Craniofacial tumors in children may appear at birth or later and are caused by the atypical growth of cells. In most cases, such tumors occur at random with no specific cause. Tumors of the head or face can occur in the mouth, on the bone, skin, or soft tissue and usually appear as bumps, lumps, or areas of abnormal growth. Symptoms vary depending on the type of tumor but can include swelling and the appearance of outgrowths that can be seen and felt on the face or head. Tumors may also displace or disrupt the normal development and function of facial features.

Most tumors in children are not cancerous, but some have the potential to become cancers over time.

Types of pediatric craniofacial tumors include:

  • Cystic hygroma, a rare type of cyst, usually in the head or neck, that results from a blockage in the lymphatic system.
  • Dermoid cyst, a mass made up of different types of skin-related cells.
  • Fibrous dysplasia, a noncancerous tumor of the bone of the face or skull. These tumors typically grow slowly and are present from birth.
  • Hemangioma, the most common type of tumor to occur in children.
  • Neurofibromas, rarely cancerous growths on or around nerve tissue. These tumors, which can develop anywhere in the nervous system, may cause soft bumps under the skin.


Our team of specialists cooperates to evaluate and diagnose each child’s condition and uses a team approach to design an appropriate treatment plan. Diagnosis is guided by findings from lab tests, imaging systems, such as MRI scans, a complete physical exam, and an assessment of the patient’s health and family history.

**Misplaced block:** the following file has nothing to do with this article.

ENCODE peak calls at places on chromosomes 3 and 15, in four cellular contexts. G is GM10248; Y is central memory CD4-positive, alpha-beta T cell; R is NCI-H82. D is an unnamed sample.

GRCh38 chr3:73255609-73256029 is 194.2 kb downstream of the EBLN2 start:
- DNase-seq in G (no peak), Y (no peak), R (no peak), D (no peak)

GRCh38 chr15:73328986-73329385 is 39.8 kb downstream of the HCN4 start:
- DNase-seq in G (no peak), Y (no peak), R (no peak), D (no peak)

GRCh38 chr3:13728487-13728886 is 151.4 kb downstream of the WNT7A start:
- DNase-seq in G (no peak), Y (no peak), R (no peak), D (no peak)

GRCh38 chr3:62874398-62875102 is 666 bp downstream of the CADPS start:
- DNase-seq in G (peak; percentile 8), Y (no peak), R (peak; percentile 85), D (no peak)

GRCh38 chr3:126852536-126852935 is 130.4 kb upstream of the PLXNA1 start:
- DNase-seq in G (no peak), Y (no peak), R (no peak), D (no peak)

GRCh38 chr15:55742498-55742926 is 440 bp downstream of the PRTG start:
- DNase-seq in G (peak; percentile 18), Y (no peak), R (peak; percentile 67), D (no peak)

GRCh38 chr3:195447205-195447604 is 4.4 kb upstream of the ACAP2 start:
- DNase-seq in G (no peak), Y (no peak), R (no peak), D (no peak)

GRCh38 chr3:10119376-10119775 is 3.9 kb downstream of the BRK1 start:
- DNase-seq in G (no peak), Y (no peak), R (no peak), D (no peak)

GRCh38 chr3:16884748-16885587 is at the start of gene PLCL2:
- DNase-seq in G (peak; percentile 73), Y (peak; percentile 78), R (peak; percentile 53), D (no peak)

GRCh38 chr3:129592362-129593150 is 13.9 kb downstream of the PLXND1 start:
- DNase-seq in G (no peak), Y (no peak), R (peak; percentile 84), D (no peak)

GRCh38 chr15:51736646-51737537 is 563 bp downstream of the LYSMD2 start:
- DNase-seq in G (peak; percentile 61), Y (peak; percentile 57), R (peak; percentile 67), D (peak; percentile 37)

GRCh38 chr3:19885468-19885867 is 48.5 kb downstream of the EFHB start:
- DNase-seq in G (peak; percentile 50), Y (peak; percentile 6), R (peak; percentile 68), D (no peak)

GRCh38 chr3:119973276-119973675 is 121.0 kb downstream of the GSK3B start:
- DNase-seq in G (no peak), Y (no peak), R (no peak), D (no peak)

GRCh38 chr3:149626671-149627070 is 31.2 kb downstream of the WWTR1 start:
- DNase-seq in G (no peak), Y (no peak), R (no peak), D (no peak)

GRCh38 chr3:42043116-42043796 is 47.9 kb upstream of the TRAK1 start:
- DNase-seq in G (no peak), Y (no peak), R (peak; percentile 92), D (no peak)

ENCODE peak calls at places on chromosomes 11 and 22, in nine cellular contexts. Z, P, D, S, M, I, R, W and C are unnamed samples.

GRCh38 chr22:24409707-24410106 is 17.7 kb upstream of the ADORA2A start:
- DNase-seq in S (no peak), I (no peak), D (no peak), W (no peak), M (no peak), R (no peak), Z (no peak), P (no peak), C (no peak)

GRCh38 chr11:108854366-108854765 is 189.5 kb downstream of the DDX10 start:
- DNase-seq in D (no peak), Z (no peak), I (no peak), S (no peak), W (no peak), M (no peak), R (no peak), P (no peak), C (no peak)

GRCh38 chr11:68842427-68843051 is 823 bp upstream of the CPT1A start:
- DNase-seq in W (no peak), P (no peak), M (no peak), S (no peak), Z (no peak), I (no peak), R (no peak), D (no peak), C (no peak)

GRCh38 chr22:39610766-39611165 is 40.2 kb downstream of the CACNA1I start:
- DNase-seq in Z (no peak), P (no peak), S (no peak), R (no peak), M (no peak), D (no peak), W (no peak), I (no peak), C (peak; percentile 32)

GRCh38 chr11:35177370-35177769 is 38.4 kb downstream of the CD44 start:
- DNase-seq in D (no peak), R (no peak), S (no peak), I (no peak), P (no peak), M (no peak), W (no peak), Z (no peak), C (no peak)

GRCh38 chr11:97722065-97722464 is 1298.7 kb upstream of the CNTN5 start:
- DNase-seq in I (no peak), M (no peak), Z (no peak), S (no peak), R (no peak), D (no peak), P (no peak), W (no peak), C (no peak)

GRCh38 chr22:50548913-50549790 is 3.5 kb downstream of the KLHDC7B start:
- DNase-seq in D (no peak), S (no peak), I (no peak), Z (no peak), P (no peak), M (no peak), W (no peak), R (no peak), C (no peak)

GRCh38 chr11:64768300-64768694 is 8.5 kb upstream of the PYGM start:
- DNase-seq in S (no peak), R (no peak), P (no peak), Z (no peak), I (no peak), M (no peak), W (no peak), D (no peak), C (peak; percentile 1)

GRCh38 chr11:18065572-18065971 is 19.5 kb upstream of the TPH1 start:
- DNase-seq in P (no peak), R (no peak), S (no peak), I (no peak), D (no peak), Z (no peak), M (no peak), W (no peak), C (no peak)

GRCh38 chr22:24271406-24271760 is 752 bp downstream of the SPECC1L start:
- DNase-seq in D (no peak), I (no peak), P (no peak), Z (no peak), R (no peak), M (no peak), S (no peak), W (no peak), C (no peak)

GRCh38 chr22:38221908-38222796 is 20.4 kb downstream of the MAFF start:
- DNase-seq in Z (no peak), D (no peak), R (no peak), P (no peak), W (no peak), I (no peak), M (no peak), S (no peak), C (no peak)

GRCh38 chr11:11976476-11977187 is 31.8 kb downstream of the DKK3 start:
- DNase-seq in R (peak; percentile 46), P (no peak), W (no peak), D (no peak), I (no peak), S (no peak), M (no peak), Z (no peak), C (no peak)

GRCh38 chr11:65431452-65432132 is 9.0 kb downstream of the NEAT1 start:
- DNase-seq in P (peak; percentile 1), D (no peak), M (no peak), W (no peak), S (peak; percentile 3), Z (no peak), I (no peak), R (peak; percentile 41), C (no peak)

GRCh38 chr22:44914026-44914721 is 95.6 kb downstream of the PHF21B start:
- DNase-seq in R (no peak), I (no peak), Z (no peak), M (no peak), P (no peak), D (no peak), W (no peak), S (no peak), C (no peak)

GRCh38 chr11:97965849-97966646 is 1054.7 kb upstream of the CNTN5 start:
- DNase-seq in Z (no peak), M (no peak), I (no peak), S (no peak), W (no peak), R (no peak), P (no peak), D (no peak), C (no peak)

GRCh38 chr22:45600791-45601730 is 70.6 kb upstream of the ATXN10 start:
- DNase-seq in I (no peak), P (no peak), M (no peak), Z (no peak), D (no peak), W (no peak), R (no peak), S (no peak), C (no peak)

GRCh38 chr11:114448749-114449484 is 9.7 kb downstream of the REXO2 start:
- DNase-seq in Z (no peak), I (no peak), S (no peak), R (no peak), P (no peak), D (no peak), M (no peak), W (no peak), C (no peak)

The North Carolina Cleft and Craniofacial Center’s multidisciplinary approach continues with treatment. Physicians from multiple specialties, including surgery, oncology, dentistry, and dermatology, may consult depending on the type and location of a child’s tumor. Treatments may include laser therapy, sclerotherapy (injecting solutions into a vein), medications, chemotherapy, and radiation. Plastic surgery and reconstructive surgery may also be necessary to remove the tumor or improve appearance or functionality.


Tumors of the head and face can present unique challenges for children and families, which is why the North Carolina Cleft and Craniofacial Center team takes a holistic approach to address concerns about your child’s physical and psychological health. From the initial consultation through treatment and recovery, children receive continued supportive services, including regular monitoring, physical and occupational therapy, and psychosocial support.